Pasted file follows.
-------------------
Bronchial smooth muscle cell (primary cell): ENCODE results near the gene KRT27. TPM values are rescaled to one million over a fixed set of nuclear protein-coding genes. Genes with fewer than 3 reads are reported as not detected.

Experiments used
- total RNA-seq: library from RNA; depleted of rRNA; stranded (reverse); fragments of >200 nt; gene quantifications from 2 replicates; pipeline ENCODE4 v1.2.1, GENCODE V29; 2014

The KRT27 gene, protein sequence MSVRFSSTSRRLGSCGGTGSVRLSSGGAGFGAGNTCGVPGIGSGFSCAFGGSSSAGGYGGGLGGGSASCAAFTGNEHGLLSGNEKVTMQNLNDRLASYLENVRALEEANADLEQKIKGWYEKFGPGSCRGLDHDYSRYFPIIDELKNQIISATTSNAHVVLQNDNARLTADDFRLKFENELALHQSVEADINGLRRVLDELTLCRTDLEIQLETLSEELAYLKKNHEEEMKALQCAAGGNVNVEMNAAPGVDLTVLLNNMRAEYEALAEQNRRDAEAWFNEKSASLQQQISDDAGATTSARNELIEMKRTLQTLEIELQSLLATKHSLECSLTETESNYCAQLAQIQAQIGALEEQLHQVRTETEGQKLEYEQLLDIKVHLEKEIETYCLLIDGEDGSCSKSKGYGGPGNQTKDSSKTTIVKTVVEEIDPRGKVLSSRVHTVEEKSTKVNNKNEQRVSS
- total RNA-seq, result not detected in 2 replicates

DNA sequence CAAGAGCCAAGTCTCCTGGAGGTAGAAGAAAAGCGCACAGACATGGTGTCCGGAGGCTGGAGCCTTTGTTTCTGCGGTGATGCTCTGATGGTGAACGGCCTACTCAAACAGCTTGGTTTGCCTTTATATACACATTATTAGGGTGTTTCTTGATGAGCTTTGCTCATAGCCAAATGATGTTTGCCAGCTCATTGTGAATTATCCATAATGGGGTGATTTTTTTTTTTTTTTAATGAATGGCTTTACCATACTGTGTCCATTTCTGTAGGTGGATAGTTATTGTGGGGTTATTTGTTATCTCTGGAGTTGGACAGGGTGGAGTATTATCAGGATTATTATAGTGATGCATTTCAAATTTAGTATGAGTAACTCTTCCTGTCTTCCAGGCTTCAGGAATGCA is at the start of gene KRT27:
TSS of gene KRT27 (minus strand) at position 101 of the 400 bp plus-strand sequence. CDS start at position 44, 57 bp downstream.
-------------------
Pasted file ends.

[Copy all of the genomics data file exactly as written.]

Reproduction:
Bronchial smooth muscle cell (primary cell): ENCODE results near the gene KRT27. TPM values are rescaled to one million over a fixed set of nuclear protein-coding genes. Genes with fewer than 3 reads are reported as not detected.

Experiments used
- total RNA-seq: library from RNA; depleted of rRNA; stranded (reverse); fragments of >200 nt; gene quantifications from 2 replicates; pipeline ENCODE4 v1.2.1, GENCODE V29; 2014

The KRT27 gene, protein sequence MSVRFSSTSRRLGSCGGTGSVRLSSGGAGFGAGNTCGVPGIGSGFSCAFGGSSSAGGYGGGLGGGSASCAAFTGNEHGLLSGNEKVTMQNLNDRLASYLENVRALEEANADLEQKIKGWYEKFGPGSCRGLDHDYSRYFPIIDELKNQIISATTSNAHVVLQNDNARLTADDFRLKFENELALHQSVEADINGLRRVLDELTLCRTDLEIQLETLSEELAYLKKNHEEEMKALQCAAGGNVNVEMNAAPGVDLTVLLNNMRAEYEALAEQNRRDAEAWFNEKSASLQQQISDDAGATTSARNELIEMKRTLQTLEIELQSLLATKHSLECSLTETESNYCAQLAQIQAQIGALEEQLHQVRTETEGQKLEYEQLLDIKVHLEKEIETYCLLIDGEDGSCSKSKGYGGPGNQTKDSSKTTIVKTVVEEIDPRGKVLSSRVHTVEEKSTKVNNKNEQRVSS
- total RNA-seq, result not detected in 2 replicates

DNA sequence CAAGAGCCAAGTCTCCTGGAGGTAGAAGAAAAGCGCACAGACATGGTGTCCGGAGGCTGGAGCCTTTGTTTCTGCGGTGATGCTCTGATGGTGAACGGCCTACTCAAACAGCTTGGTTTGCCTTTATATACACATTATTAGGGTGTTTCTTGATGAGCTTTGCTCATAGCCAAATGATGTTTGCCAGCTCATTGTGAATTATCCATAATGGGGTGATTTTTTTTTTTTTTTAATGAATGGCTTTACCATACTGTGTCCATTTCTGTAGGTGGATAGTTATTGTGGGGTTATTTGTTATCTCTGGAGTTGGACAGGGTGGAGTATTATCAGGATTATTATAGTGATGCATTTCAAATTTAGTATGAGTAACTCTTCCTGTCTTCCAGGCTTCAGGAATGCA is at the start of gene KRT27:
TSS of gene KRT27 (minus strand) at position 101 of the 400 bp plus-strand sequence. CDS start at position 44, 57 bp downstream.